The siege continued for two weeks, until August 19, when heavily-armed police raided Álvarez’s residence and arrested him and other priests who lived there. Nicaraguan Bishop Silvio Báez, exiled in Miami, tweeted: 

With an indignant and aching heart I condemn the nighttime kidnapping of Bishop Álvarez. If anyone knows the whereabouts of my brother bishop, speak out! May his kidnappers respect his dignity and free him! Once again, the dictatorship exceeds its own evil and diabolical spirit.

The Nicaraguan Police released a statement informing that Álvarez had been taken to the capital city of Managua, where he was facing an investigation for “organizing violent groups and inciting them to carry out acts of hate against the population… with the aim of destabilizing the Nicaraguan state.” Pro-government social media users supported the arrest and pushed the narrative that it wasn’t repression, but the pursuit of independence from U.S. interference and security. Ortega built his political career during the Cold War and the narrative against U.S. influence in Central America. 

The Facebook page “Tierra Prometida 2.0″ (Promised Land 2.0) shared this image:

In the image: ARRESTED The National Police of Nicaragua arrested the political agitator and foreign agent Rolando Álvarez
In the caption: #BREAKINGNEWS THE NATIONAL POLICE ARRESTS POLITICAL AGITATOR ROLANDO ÁLVAREZ
POLICE THWARTS NEW U.S.-FINANCED ATTEMPTED COUP PLOT (…)

#VictoryStrength

And Remember!!
👇 These criminals ARE NOT the Church…

Álvarez is currently under house arrest, unable to be reached, in his parent's home, and the police have not provided updates on the investigation. He appealed to faith and prayer in one of his last tweets:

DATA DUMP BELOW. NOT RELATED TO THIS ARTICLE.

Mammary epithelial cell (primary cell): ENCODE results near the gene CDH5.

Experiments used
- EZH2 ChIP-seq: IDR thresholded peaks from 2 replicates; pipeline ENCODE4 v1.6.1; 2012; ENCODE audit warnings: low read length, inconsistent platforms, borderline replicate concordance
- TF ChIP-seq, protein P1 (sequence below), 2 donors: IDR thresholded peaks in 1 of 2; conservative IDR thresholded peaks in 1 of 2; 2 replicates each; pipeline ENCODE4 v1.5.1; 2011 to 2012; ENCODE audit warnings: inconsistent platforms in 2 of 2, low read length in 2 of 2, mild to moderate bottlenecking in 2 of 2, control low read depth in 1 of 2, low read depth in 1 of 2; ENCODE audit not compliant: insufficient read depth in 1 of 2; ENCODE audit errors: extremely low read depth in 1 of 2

“Let us pray intensely for priests”. Mons. Rolando José.

Pope Francis’ criticized silence, meekness

The Nicaraguan State's conflict with the Catholic Church has reached international levels, with reactions of disbelief from Catholic priests worldwide, like in the U.S., Costa Rica, and Honduras. The situation also put pressure on Pope Francis to make a statement, but his long silence made people question his commitment to the Catholic clergy of Nicaragua.

The quietness of Pope Francis raised speculations about whether he was supporting the Ortega-Murillo regime (since he recently confessed to having a personal relationship with Cuba's president, Raúl Castro). Others think his public silence is a strategy to keep the Nicaraguan priests safe by not adding fuel to fire. After several months of social media pressure, Pope Francis spoke out on August 21:

I follow the situation in Nicaragua with concern and pain. I would like to express my conviction and my hope that, through an open and sincere dialogue, we can continue to find the basis for a respectful and peaceful coexistence. #Letuspraytogether

A lot of criticism emerged after the Pope's statement. Nicaraguan journalist Carlos Fernando Chamorro tweeted: 

What dialogue does Pope Francis propose in Nicaragua? An open and sincere dialogue is only possible without political prisoners, without a police state, and with international guarantees. 

Nicaraguan officials have used the Pope's apolitical message to their own ends, alleging that the Pope wants priests to face trial. A Nicaraguan digital activist tweeted what the Head of the Ministry of Families said:

The MIFAM reminds the Nicaraguan Catholic clergy of His Holiness Pope Francis’ repeated calls for non-impunity for priests who commit crimes against decorum, against human dignity #UnitedInVictory #BlessedAndFreeCountry

It is unclear if this most recent crisis will further bury any chance of peaceful dialogue in Nicaragua.

*This story is part of Global Voices’ Civic Media Observatory. In the Observatory, we work to decode the nuances of narratives within complex and chaotic media ecosystems. This story synthesizes recent research on Nicaragua's media ecosystem and provides context and subtext behind events of public interest. You can see the research's public dataset here.